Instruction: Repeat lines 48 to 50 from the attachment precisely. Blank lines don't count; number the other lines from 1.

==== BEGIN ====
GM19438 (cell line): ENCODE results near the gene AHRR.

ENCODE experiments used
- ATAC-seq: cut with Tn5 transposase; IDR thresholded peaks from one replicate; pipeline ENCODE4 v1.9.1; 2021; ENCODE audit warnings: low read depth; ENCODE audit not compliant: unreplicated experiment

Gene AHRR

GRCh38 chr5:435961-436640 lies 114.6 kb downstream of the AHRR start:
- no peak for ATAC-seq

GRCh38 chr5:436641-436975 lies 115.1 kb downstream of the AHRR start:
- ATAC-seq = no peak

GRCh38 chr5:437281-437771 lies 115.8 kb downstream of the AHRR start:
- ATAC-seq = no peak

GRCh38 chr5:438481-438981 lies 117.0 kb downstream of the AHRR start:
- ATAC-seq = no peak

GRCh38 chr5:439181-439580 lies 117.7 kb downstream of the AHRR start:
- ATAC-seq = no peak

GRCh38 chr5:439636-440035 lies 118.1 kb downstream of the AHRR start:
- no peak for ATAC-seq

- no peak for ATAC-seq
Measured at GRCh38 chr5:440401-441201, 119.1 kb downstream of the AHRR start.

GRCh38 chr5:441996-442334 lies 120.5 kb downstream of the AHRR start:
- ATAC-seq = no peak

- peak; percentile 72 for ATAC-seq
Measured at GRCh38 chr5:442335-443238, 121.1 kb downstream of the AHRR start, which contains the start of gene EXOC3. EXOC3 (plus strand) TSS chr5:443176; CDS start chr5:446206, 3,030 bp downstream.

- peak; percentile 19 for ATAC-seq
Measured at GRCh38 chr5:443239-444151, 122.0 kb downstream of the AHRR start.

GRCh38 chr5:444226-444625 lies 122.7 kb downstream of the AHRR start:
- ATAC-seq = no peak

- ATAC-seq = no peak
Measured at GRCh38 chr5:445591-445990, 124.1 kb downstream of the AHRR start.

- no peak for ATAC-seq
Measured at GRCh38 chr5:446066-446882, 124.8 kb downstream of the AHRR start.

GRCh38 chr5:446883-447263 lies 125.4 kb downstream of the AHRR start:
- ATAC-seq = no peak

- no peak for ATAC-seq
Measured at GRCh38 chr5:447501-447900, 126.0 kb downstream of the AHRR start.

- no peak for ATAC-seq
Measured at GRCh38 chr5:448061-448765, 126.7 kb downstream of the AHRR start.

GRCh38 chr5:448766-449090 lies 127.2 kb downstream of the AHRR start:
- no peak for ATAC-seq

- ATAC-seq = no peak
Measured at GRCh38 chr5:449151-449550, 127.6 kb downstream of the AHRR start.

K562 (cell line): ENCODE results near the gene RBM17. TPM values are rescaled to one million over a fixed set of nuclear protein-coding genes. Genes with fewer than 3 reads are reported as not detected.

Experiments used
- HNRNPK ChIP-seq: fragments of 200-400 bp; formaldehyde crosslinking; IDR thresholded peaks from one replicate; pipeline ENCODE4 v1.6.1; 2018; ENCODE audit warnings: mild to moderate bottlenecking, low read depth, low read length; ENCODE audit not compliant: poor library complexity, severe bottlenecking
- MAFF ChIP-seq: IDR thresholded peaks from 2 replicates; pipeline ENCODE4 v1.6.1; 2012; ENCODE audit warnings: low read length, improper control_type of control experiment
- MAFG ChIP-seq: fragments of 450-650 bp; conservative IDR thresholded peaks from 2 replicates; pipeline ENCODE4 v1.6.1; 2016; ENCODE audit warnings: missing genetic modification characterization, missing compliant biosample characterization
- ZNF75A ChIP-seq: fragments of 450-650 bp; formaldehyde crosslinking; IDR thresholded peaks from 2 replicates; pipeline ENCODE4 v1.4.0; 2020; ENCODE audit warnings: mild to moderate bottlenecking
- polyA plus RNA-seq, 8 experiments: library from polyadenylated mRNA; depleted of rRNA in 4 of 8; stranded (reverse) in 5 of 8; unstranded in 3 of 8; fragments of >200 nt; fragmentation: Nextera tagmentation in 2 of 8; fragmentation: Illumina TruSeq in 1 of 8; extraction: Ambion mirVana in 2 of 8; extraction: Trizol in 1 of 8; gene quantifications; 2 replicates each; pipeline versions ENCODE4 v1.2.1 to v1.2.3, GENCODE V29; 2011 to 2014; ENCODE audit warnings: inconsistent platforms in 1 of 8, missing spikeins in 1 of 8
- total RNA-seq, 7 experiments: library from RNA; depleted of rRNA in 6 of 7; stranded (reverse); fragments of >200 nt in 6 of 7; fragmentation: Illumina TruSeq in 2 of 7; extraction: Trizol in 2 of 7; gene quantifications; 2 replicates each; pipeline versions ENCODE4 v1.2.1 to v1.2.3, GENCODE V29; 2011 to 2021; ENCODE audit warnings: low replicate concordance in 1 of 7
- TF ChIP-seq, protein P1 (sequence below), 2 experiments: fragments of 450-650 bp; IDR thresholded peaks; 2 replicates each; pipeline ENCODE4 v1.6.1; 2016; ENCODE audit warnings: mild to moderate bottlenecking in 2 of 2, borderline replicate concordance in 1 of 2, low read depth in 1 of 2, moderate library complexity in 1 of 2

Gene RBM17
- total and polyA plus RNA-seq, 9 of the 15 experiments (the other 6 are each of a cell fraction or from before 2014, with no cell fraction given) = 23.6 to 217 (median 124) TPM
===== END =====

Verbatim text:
- total RNA-seq, 7 experiments: library from RNA; depleted of rRNA in 6 of 7; stranded (reverse); fragments of >200 nt in 6 of 7; fragmentation: Illumina TruSeq in 2 of 7; extraction: Trizol in 2 of 7; gene quantifications; 2 replicates each; pipeline versions ENCODE4 v1.2.1 to v1.2.3, GENCODE V29; 2011 to 2021; ENCODE audit warnings: low replicate concordance in 1 of 7
- TF ChIP-seq, protein P1 (sequence below), 2 experiments: fragments of 450-650 bp; IDR thresholded peaks; 2 replicates each; pipeline ENCODE4 v1.6.1; 2016; ENCODE audit warnings: mild to moderate bottlenecking in 2 of 2, borderline replicate concordance in 1 of 2, low read depth in 1 of 2, moderate library complexity in 1 of 2

Gene RBM17